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Dries De Decker
Dries De Decker

Posted on • Updated on

Git basics

A simple guide on editing a repository offline using terminal commands. These are the commands you need.
This assumes you have git, github, a repository (or repo) which you can access in github, and a linux or mac terminal.

1. moving to the right folder

a) Type pwd in the terminal and press enter to see where you are.

b) ls or dir to show the things in the current directory

ls -l to list information on the files and folders

c) Use cd to change directory.

cd to go to the home directory

cd docs to go to a specific folder named docs

(repeat until you are in the folder you need to be)

you can also use cd .. to move one directory up and cd /.. to move to the top directory

or you could simply navigate to the right folder with your file browser, right click it, and select 'Open in Terminal' or the equivalent option

2. cloning a repository (download it to your current directory to work in it)

a) go to the github page for the repository

b) click the green clone or download button and copy the LINK (it ends with .git)

c) We now start work in git. All git commands start with git.

Use git clone LINK to clone the online repository (this is called a remote repo) to the folder you're in (now it's a local repo)

d) you are not working in the repo yet. You still need to go there using cd NAME where NAME is the name of the repo

e) you are in the repo now!

3. opening a branch and editing it

a) use git branch -a or git branch -av to show all branches. The branch you are now in will be green or white.

b) if you need to create a new branch just use git branch NEWBRANCHNAME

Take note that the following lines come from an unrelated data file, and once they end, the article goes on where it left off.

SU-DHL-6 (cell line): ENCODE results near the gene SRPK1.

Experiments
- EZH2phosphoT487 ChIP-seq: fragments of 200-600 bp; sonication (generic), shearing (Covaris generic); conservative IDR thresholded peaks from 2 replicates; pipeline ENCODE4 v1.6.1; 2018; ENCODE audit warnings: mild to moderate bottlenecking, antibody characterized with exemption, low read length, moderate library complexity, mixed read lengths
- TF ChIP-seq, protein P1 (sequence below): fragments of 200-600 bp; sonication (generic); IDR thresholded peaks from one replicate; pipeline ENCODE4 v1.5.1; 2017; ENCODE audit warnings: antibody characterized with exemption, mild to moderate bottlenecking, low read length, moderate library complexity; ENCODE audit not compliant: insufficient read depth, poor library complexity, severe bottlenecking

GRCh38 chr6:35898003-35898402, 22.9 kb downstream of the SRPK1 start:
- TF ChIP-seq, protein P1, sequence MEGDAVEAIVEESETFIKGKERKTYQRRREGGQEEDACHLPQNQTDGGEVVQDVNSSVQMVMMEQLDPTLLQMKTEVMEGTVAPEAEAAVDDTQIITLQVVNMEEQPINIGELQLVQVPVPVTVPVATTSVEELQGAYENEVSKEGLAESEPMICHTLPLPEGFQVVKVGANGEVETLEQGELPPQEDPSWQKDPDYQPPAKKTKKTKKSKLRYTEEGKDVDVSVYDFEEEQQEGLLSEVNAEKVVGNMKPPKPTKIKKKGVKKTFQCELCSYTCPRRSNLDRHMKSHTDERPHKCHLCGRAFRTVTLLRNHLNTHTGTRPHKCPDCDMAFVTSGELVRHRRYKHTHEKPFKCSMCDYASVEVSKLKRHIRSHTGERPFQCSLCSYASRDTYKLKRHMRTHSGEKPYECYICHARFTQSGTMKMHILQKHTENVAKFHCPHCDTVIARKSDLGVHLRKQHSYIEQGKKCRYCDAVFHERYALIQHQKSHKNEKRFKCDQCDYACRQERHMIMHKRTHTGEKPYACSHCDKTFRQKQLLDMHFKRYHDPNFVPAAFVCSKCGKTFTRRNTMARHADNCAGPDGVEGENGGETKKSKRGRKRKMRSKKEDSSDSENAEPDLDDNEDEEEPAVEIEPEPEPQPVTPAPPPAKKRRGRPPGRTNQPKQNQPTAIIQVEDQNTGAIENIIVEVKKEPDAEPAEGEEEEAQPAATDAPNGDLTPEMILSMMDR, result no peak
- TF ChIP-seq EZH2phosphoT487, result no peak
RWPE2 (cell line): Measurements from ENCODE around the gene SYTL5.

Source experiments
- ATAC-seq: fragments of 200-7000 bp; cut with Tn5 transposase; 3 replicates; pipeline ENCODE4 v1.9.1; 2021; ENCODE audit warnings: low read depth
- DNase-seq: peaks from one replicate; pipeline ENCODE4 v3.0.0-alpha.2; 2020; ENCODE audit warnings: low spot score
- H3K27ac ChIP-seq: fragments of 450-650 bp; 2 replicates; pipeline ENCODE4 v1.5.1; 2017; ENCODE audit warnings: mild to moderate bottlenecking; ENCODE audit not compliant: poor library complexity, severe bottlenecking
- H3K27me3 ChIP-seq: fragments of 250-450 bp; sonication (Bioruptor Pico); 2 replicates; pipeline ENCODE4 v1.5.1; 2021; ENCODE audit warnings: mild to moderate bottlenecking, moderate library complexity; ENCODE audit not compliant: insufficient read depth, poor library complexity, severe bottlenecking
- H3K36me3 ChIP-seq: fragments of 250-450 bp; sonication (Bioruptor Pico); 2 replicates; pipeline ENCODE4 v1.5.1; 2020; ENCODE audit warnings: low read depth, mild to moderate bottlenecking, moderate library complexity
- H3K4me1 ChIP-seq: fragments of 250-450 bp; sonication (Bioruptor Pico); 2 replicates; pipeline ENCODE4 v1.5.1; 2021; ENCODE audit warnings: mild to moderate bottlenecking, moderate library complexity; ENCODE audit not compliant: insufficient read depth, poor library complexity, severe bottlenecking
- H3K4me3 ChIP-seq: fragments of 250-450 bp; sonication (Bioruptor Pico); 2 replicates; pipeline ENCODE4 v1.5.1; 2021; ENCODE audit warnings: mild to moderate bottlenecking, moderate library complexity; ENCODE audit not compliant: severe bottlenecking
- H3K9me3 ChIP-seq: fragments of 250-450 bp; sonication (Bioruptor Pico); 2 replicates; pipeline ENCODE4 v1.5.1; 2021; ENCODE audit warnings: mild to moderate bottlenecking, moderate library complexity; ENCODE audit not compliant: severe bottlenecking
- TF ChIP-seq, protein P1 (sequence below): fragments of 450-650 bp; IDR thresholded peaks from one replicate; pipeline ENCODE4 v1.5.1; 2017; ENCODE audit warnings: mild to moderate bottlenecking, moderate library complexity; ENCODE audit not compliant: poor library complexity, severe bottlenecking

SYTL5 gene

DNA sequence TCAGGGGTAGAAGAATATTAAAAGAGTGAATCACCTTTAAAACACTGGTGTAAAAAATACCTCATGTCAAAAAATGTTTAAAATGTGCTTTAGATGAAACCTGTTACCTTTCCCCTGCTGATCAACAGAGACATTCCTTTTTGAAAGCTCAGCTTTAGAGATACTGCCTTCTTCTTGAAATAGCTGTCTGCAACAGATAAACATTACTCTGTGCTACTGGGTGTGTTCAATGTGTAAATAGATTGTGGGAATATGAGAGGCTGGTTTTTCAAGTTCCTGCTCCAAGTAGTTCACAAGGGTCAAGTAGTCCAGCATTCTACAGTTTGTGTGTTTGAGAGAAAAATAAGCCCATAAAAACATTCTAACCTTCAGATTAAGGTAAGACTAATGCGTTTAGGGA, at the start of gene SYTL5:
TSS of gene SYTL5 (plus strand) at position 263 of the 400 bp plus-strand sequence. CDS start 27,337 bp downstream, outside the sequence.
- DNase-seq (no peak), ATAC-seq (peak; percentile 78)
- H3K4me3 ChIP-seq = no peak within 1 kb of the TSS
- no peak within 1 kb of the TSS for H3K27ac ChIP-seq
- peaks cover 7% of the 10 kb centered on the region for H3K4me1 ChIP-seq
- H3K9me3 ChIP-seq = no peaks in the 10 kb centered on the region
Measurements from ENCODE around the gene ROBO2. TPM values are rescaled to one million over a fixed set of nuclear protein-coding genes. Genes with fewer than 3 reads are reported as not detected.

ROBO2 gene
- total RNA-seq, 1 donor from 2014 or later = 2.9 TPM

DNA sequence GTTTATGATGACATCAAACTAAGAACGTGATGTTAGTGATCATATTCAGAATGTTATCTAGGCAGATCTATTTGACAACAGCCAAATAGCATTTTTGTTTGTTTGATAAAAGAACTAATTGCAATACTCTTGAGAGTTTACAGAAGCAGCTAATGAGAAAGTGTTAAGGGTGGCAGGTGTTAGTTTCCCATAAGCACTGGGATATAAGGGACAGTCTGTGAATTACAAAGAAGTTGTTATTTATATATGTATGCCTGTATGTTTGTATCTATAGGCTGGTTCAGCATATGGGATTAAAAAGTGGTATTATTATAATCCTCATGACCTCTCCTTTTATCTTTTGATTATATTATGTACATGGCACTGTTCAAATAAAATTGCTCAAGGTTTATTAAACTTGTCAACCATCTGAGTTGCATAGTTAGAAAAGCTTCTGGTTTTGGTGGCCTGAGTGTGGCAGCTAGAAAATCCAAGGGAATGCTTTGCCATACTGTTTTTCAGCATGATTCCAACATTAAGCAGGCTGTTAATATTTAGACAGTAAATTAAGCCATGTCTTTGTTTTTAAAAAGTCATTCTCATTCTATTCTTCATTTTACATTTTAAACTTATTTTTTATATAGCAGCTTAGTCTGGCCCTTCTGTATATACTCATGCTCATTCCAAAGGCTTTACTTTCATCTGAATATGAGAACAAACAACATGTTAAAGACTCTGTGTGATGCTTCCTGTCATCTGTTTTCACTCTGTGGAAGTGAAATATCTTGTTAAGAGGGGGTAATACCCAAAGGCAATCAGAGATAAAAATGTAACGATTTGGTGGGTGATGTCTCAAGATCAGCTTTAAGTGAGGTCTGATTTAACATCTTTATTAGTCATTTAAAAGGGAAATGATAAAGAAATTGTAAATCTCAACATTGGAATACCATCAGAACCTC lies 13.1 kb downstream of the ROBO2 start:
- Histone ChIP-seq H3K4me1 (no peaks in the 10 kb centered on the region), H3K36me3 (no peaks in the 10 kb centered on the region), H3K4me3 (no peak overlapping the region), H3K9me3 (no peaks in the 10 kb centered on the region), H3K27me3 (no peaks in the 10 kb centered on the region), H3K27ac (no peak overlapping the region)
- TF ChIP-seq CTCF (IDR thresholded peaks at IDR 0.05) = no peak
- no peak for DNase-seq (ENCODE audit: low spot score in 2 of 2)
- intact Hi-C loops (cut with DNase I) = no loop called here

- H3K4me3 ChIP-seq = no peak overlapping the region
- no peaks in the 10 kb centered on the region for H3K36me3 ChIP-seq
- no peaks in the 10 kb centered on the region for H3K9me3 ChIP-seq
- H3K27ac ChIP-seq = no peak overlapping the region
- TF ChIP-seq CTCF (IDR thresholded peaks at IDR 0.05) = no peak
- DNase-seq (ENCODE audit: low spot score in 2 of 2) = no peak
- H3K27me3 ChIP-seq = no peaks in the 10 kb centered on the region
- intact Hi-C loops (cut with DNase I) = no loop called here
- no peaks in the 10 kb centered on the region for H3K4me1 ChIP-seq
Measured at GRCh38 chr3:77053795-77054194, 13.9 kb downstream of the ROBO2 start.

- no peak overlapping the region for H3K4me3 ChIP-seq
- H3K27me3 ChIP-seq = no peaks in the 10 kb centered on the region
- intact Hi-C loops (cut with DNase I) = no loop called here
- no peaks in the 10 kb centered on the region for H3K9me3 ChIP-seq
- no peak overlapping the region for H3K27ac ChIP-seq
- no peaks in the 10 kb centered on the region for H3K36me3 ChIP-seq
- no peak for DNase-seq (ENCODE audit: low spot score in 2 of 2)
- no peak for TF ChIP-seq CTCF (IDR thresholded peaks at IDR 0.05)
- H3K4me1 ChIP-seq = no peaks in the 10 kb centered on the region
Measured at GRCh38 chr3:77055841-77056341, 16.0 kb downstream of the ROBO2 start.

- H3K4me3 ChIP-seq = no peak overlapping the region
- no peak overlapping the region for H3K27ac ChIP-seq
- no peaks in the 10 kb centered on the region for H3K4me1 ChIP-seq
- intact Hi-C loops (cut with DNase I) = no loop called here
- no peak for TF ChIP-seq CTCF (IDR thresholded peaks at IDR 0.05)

c) git checkout BRANCH to start working in the branch named BRANCH

d) ls or dir to show the files in the repo to know which files you can open

e) open FILENAME to open the file named FILENAME. If open doesn't work you can also open it manually by going to the folder in your file browser. Text files can also be edited within the terminal using vim or nano but I don't recommend it.

you are now editing a file!

4. push your changes to the repo

a) once you are done improving the file, save it.

b) then do git add to move your file to your staging area

You can also use git add A to move ALL files in the currrent folder to the staging area. Useful when you work on multiple files.

c) then do git commit to commit the file to your local repository

you can also do step b and c at the same time by doing git commit -a

d) then do git push or git push origin

(origin is the URL of the online repo, if you want to push to another repo than where you pulled it from you need to replace origin. In that case you would probably get an error though which you might be able to solve by adding -f to force your changes down the throat of the unwilling repo)

e) you'll need to enter your github username and password. If you're new to all of this you may be surprised that you don't see anything while you type your password, but that's normal.

5. merging changes from branch A to branch B

a) go to branch B (use checkout B)

b) do git merge A

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